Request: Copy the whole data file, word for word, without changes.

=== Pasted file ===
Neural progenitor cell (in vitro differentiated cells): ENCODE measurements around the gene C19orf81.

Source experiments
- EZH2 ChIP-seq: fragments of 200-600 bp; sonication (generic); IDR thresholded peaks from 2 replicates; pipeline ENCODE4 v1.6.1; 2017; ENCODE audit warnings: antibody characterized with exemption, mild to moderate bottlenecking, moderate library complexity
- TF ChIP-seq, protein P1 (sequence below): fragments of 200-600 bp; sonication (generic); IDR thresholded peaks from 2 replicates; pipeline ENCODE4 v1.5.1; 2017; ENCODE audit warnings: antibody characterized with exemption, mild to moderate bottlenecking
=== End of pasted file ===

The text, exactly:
Neural progenitor cell (in vitro differentiated cells): ENCODE measurements around the gene C19orf81.

Source experiments
- EZH2 ChIP-seq: fragments of 200-600 bp; sonication (generic); IDR thresholded peaks from 2 replicates; pipeline ENCODE4 v1.6.1; 2017; ENCODE audit warnings: antibody characterized with exemption, mild to moderate bottlenecking, moderate library complexity
- TF ChIP-seq, protein P1 (sequence below): fragments of 200-600 bp; sonication (generic); IDR thresholded peaks from 2 replicates; pipeline ENCODE4 v1.5.1; 2017; ENCODE audit warnings: antibody characterized with exemption, mild to moderate bottlenecking